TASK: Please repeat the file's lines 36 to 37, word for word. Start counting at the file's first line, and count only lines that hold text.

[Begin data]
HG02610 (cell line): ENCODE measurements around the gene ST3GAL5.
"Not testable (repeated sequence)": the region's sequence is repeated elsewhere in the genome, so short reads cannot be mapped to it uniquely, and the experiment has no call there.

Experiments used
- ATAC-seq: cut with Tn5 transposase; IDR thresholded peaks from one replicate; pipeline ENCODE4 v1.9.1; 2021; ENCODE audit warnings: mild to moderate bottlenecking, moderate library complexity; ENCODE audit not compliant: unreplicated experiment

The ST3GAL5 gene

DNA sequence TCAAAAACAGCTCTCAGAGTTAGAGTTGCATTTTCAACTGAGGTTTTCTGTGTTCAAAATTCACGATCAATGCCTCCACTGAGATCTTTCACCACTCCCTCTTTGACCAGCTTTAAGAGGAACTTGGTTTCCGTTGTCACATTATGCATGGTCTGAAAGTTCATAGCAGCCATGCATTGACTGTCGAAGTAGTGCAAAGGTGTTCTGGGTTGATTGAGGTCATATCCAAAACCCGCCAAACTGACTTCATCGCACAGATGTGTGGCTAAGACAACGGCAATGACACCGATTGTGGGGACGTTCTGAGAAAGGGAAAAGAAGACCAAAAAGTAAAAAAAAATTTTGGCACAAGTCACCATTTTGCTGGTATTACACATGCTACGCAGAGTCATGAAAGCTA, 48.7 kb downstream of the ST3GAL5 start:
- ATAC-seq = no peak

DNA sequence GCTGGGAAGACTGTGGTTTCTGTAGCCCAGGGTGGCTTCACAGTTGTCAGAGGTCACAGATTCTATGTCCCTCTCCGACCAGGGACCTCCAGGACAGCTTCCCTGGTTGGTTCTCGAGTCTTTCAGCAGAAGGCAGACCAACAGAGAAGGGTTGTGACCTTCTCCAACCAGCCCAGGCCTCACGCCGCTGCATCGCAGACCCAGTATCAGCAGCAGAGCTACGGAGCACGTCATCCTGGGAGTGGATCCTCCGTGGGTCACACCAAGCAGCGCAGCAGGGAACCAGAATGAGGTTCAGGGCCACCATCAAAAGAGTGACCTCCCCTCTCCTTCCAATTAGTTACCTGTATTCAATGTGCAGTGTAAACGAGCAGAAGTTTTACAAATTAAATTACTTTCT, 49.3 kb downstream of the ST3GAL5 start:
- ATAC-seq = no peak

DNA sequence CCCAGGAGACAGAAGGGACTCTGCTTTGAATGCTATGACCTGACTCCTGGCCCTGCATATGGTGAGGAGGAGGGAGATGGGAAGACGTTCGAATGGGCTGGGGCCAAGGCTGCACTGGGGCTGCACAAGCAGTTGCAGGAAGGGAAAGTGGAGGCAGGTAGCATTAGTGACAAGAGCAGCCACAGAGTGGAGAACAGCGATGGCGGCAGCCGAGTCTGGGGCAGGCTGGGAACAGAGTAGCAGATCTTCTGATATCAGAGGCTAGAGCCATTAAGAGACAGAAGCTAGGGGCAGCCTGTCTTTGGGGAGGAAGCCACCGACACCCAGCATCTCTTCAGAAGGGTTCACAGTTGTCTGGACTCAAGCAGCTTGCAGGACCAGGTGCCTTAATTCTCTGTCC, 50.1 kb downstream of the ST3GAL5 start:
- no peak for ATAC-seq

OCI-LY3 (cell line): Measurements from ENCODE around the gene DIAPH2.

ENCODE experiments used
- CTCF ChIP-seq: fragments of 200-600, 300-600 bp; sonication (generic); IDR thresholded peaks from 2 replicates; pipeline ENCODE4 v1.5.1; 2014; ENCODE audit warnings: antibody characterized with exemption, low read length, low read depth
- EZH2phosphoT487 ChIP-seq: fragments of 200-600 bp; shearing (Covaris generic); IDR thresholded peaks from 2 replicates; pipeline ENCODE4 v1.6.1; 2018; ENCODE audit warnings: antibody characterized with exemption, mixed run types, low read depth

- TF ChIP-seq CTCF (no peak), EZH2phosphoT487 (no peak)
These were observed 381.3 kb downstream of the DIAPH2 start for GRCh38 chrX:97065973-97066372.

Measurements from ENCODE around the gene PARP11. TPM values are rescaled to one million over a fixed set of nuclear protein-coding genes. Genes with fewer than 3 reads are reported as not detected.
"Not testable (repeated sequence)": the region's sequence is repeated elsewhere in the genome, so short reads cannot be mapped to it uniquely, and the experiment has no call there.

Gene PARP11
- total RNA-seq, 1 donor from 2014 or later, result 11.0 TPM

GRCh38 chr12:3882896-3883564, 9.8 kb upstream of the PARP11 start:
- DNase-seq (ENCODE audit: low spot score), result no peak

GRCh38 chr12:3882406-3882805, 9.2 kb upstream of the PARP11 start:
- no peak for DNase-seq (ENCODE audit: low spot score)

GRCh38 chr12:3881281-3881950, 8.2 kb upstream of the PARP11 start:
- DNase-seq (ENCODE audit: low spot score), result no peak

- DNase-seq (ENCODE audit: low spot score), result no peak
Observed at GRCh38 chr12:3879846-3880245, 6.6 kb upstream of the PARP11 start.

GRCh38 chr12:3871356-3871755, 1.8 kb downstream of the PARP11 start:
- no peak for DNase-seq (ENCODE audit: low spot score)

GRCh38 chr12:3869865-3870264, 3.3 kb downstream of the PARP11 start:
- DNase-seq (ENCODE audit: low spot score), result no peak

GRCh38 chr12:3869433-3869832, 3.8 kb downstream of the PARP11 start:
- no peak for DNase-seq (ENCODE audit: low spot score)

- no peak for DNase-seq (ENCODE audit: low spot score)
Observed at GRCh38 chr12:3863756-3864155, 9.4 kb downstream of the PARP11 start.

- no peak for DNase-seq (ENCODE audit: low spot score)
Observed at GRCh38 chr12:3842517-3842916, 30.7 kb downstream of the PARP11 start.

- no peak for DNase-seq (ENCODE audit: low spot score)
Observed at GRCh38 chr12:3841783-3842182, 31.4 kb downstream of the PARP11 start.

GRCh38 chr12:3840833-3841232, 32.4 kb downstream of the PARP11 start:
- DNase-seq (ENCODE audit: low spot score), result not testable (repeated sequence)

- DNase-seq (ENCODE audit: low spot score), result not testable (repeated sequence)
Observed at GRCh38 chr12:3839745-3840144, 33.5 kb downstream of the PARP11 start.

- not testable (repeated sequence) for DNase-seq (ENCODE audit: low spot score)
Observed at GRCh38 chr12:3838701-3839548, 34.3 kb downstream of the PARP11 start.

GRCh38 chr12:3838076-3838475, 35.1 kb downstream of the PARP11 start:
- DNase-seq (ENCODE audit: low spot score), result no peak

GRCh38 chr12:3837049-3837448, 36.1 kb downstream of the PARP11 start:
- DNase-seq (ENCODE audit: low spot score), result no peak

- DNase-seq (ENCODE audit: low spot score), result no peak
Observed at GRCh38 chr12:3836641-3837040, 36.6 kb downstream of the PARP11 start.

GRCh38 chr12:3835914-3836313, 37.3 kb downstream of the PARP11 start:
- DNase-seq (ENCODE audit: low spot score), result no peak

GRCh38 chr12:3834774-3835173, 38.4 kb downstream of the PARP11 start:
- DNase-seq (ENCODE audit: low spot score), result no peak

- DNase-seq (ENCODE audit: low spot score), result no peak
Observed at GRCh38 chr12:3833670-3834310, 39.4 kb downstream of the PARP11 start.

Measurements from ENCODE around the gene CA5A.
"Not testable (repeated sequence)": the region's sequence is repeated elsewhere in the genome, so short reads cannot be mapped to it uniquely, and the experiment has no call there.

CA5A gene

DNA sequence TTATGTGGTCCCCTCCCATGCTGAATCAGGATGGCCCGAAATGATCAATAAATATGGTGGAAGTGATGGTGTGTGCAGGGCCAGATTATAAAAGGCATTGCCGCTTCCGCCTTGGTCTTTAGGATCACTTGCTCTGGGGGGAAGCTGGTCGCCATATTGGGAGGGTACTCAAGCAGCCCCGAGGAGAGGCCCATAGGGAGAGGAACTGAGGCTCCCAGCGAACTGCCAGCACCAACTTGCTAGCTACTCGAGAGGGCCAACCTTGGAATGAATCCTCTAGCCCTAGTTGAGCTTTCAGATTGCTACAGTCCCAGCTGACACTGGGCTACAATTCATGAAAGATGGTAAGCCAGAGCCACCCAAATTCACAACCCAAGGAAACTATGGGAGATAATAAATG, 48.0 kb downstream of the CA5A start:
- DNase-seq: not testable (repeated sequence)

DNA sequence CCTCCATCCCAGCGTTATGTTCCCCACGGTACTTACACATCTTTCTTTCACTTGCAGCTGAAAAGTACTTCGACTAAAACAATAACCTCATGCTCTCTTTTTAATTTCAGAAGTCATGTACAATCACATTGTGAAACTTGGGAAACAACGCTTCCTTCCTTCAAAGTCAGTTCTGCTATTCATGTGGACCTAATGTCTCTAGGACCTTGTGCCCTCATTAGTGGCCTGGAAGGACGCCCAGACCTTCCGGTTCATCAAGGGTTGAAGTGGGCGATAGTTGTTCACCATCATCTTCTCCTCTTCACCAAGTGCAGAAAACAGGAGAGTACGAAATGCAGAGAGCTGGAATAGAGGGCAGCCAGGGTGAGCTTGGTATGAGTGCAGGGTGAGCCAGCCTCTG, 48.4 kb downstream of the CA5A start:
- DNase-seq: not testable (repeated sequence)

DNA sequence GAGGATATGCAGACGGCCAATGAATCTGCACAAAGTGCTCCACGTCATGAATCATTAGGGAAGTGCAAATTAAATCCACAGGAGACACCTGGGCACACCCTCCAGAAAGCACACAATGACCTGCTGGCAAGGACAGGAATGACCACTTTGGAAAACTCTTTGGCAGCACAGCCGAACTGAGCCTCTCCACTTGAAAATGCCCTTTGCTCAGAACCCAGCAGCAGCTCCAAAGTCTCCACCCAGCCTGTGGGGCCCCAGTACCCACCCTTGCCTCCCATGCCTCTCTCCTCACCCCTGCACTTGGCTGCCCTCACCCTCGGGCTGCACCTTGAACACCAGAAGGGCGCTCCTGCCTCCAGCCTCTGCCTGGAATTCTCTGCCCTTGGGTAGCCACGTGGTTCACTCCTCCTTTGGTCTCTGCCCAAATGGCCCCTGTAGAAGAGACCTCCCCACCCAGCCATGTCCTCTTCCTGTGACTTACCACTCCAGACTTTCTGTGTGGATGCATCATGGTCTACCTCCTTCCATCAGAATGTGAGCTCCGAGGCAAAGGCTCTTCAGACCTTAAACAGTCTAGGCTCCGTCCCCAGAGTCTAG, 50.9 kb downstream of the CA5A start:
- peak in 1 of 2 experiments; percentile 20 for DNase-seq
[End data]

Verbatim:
- no peak for DNase-seq (ENCODE audit: low spot score)
Observed at GRCh38 chr12:3863756-3864155, 9.4 kb downstream of the PARP11 start.